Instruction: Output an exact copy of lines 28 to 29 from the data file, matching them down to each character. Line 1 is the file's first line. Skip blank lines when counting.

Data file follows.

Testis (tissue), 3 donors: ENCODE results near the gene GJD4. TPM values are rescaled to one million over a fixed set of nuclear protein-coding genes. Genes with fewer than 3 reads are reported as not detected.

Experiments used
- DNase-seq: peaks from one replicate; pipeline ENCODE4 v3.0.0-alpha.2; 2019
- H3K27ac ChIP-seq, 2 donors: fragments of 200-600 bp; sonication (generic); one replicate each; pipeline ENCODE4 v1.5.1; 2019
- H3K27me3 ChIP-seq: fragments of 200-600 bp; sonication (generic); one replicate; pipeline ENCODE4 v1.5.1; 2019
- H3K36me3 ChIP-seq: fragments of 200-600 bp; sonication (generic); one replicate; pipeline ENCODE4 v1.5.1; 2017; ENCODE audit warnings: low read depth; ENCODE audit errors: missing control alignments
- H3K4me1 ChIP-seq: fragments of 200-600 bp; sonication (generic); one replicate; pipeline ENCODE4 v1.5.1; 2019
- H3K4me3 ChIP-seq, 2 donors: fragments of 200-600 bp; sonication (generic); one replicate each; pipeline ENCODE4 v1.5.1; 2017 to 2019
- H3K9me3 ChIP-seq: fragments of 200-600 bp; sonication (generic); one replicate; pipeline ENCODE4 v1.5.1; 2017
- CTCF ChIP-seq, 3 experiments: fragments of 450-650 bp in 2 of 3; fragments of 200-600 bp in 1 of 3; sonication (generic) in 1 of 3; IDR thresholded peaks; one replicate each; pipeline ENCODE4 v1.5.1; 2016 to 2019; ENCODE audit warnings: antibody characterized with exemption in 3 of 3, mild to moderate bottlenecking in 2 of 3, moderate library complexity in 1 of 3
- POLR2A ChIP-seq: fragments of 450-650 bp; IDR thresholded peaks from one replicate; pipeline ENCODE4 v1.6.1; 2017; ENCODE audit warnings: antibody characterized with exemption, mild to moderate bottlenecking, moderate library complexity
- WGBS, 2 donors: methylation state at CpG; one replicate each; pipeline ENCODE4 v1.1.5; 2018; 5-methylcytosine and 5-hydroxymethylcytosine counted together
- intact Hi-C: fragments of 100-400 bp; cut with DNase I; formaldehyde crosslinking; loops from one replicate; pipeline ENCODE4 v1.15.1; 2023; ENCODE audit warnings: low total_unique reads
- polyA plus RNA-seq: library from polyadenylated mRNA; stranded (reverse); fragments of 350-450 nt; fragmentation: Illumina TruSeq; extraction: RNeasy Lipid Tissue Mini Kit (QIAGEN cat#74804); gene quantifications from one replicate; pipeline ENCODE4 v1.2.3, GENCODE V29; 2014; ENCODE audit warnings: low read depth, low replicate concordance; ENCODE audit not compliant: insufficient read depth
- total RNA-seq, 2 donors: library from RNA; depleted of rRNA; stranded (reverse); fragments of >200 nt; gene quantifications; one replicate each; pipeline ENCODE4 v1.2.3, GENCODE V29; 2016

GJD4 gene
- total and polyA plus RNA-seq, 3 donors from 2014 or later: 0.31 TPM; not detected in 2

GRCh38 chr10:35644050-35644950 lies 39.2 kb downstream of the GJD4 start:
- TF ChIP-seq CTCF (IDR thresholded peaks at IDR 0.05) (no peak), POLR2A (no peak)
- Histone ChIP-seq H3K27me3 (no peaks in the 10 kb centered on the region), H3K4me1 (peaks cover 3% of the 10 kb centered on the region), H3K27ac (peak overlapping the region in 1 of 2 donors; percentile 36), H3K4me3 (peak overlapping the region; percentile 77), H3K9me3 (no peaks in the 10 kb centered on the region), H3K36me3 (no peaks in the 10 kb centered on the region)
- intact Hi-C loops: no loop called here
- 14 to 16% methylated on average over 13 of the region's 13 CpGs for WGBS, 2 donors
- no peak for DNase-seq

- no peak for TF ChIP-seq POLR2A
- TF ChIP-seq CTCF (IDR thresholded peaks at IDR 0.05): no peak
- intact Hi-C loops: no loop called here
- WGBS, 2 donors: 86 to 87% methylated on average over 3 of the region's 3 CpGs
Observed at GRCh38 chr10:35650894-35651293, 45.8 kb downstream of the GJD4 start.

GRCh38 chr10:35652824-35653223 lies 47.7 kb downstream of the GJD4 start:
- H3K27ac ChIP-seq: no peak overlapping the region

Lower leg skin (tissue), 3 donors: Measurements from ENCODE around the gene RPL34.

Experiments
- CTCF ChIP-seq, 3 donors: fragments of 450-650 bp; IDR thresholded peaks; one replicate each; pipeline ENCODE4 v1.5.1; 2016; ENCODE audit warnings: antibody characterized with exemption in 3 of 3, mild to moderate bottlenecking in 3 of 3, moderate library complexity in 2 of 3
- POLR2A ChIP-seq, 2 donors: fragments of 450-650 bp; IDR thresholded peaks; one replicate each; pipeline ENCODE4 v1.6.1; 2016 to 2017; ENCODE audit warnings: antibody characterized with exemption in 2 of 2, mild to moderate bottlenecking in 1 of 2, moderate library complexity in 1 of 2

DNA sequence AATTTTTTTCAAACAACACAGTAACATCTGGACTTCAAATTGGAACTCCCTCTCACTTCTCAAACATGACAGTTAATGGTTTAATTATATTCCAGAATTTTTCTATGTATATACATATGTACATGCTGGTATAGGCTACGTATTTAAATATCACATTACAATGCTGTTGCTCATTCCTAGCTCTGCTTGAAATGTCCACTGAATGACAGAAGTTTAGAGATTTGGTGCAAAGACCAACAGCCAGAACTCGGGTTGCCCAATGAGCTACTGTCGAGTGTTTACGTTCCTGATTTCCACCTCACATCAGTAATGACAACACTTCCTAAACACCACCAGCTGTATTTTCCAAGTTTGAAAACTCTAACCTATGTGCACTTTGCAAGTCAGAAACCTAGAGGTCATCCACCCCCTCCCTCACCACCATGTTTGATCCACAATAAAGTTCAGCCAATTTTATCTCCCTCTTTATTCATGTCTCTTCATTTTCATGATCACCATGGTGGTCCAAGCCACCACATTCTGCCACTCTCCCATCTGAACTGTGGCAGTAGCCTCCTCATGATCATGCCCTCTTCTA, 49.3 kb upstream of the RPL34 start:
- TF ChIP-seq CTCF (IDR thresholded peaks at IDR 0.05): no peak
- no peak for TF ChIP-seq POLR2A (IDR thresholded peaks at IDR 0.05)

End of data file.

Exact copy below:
Observed at GRCh38 chr10:35650894-35651293, 45.8 kb downstream of the GJD4 start.

GRCh38 chr10:35652824-35653223 lies 47.7 kb downstream of the GJD4 start: